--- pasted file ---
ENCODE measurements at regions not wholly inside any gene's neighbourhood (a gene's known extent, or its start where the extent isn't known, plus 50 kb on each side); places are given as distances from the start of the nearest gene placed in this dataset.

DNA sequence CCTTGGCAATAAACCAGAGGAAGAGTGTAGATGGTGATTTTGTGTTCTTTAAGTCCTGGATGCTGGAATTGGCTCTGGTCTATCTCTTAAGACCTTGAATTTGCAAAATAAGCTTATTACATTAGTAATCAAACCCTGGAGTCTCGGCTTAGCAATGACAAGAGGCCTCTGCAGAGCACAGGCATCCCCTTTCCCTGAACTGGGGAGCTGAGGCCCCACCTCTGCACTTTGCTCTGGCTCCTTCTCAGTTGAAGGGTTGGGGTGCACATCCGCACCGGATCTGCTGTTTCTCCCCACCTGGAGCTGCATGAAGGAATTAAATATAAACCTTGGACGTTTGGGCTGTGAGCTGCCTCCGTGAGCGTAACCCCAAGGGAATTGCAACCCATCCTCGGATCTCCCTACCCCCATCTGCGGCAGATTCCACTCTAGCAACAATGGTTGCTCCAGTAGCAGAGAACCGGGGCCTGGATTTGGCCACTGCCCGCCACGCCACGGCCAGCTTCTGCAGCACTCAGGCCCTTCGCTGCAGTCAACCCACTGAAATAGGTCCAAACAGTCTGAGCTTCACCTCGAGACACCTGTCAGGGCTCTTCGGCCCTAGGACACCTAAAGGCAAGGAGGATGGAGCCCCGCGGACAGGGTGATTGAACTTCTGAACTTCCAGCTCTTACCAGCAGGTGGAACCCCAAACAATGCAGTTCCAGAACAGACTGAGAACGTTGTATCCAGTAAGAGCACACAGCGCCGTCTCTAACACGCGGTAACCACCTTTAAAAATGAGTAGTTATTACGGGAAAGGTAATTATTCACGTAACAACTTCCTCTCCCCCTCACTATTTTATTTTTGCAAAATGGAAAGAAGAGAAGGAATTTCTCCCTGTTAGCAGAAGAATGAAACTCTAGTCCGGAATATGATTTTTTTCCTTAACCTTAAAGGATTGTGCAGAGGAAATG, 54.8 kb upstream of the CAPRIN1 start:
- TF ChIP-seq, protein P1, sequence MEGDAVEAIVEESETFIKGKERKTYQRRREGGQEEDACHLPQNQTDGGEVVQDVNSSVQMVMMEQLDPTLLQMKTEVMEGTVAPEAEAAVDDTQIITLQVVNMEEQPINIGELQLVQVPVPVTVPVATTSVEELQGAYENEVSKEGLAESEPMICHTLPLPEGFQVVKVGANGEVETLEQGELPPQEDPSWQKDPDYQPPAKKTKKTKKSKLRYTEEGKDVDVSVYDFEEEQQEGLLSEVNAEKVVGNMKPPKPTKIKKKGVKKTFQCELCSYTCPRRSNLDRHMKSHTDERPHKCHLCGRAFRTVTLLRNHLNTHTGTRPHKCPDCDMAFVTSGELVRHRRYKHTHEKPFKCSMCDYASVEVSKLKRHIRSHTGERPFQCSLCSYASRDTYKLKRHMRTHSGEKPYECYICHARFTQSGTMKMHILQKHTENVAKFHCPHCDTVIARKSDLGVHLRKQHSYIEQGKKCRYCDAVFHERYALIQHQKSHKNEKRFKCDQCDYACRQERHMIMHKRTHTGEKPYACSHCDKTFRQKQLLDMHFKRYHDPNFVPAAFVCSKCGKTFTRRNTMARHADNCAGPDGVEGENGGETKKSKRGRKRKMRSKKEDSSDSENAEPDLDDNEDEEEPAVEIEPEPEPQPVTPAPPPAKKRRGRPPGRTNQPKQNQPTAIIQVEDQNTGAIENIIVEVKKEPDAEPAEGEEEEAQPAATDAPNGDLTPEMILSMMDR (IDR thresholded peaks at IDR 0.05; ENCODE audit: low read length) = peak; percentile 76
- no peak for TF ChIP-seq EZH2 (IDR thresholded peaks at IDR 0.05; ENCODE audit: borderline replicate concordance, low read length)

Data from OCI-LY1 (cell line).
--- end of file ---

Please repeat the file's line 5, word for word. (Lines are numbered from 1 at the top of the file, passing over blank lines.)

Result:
Data from OCI-LY1 (cell line).